McCain airs first general election ad

McCain is airing his first general election ad today. The ad, presenting McCain as "the American president Americans have been waiting for," is running in New Mexico, a small state probably chosen for an initial run so that McCain could test his message without too much expenditures (not to mention that New Mexico proved to be one of the tightest states in both 2000 and 2004).

Portraying himself as a strong leader who can govern the country in a time of crisis, McCain is presenting himself as a candidate who has gone through hardships in his life that have toughened him and that give strength to his determination to protect America. "Where has he been? Has he walked the walk?" asks the ad, before showing images of McCain's POW captivity. These same images were shown in New Hampshire in late 2007 and are credited for giving McCain a second chance in that state (which he, of course, ended up carrying on January 8th).

The ad never references Obama, but contrasts are clearly being drawn, and McCain will try to drive home the argument that Obama has not "walked the walk" and that his life experience does not give him the strength to lead. This is not exactly a continuation of Clinton's argument: Hillary's goal has always been to focus on issues and substance to show that she is more prepared than Obama; the last thing McCain wants is for the campaign to be issue-based. His goal is to focus on life stories and symbolism to show that he is more prepared than Obama. This is a key difference and one that could have different results. The Dem electorate wanted "change" more than discussion of meaty issues; if that holds to the general, McCain might be on a more favorable terrain.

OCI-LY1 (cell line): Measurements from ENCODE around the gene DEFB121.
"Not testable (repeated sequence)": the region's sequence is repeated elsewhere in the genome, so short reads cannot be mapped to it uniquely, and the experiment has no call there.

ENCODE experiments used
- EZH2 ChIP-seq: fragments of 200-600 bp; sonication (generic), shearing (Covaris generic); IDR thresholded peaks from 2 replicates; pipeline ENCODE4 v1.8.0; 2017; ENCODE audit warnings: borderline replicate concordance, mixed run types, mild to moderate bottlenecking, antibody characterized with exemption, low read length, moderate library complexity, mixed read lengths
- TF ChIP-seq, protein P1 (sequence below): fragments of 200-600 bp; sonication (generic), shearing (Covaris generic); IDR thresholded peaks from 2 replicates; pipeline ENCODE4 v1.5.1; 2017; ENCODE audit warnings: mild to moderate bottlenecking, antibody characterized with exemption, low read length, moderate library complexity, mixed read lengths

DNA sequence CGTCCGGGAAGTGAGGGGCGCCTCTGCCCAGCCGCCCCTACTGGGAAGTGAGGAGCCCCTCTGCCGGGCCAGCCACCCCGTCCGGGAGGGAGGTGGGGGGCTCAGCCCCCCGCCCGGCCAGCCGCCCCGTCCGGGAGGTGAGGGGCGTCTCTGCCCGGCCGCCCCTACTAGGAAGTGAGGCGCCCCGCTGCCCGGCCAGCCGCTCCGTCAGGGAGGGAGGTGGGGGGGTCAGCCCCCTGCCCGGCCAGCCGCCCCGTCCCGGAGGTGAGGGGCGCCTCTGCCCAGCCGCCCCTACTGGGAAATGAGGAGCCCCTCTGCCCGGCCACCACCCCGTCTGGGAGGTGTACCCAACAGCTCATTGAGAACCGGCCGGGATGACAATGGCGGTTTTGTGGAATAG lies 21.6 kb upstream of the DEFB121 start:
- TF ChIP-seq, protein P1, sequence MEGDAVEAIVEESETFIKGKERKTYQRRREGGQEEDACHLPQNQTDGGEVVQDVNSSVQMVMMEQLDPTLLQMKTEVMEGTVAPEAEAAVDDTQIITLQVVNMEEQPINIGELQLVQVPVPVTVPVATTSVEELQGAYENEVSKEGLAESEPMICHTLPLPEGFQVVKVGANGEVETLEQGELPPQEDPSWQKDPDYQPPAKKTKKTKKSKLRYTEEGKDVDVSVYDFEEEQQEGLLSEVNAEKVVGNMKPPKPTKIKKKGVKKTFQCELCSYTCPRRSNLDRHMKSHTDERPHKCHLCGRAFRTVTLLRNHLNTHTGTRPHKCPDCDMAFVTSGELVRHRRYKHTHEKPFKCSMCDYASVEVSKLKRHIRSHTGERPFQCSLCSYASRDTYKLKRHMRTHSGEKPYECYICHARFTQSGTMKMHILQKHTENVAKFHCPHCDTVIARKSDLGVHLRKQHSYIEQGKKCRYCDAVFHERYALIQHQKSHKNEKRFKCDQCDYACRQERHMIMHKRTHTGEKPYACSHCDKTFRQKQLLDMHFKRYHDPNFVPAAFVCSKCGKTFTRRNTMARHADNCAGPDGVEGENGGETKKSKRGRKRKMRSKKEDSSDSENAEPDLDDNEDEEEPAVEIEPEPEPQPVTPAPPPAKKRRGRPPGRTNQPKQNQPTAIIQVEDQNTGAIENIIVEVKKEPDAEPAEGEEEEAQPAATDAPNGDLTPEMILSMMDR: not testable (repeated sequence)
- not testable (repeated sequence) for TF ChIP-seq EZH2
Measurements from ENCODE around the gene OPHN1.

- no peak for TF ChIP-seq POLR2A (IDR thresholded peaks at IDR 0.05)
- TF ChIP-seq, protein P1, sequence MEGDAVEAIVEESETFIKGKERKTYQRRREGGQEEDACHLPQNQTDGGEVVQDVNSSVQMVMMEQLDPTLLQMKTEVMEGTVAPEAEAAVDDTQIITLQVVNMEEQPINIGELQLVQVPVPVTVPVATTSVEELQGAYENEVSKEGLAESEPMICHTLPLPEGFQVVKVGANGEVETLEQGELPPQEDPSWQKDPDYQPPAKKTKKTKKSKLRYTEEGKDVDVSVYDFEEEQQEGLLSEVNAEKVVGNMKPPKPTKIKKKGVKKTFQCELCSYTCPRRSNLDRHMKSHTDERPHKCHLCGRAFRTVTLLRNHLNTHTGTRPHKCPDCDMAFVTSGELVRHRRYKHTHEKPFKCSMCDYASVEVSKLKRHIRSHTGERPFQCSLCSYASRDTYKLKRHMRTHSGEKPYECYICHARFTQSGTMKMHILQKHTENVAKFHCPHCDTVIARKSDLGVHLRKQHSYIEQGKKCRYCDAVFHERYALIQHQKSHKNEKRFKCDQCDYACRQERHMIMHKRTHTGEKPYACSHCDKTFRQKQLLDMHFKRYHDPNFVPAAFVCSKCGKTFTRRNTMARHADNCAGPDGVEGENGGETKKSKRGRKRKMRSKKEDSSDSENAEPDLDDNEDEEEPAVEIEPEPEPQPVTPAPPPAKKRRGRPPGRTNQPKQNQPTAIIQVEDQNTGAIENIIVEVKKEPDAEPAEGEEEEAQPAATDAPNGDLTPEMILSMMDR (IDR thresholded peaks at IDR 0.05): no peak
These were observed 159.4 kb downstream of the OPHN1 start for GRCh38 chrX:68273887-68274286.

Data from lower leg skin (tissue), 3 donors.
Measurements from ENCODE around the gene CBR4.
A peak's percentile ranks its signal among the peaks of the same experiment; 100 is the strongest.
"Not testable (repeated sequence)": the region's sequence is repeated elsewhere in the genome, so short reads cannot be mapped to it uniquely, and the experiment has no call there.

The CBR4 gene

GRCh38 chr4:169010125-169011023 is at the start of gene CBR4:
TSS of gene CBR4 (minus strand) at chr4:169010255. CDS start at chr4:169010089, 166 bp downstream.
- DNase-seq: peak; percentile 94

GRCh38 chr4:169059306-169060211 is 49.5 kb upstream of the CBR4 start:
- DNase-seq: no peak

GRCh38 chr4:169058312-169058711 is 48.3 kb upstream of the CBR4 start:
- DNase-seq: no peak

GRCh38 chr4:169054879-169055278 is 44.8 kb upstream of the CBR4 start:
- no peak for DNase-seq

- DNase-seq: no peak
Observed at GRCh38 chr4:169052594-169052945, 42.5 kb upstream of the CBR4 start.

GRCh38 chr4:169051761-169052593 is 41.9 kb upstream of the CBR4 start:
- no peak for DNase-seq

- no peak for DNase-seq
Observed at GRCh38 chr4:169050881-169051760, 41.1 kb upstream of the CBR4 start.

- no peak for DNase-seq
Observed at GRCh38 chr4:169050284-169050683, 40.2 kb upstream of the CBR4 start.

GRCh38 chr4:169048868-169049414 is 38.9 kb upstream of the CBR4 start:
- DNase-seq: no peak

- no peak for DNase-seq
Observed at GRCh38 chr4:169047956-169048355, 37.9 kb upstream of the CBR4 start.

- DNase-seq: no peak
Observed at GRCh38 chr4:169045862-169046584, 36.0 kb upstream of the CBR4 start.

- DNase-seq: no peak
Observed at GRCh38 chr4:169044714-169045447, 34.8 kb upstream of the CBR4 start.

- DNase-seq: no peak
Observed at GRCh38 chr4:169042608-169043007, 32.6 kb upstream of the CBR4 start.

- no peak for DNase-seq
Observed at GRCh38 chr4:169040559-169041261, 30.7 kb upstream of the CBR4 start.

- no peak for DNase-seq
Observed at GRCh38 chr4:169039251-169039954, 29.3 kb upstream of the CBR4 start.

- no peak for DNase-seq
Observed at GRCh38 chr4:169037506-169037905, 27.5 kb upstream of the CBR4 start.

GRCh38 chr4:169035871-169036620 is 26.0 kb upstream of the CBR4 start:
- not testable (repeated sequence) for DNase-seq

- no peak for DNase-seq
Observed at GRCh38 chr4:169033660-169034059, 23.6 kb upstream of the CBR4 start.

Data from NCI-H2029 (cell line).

And then there is another contrast that is potentially being drawn that is very problematic. I am talking about McCain's emphasis on his being "an American president". What does that mean exactly? Is there any confusion about McCain's nationality? The only two reasons I can think of are: (1) McCain is worried voters have heard about his not being born in Panama and wants to dispel any worry they might have about that, or (2) He is trying to draw a very shady contrast to a potential general election opponent whose origins some voters might have doubts about...

The first reason is particularly incoherent. That Panama controversy only lasted a few days and you can be sure no one but die-heart political junkies heard about it. So we better hope that the general election will not be ran on insidious insinuations like the second hypothesis. (Update: I see that TNR's Michael Crowley is asking similar questions about the McCain ad.)



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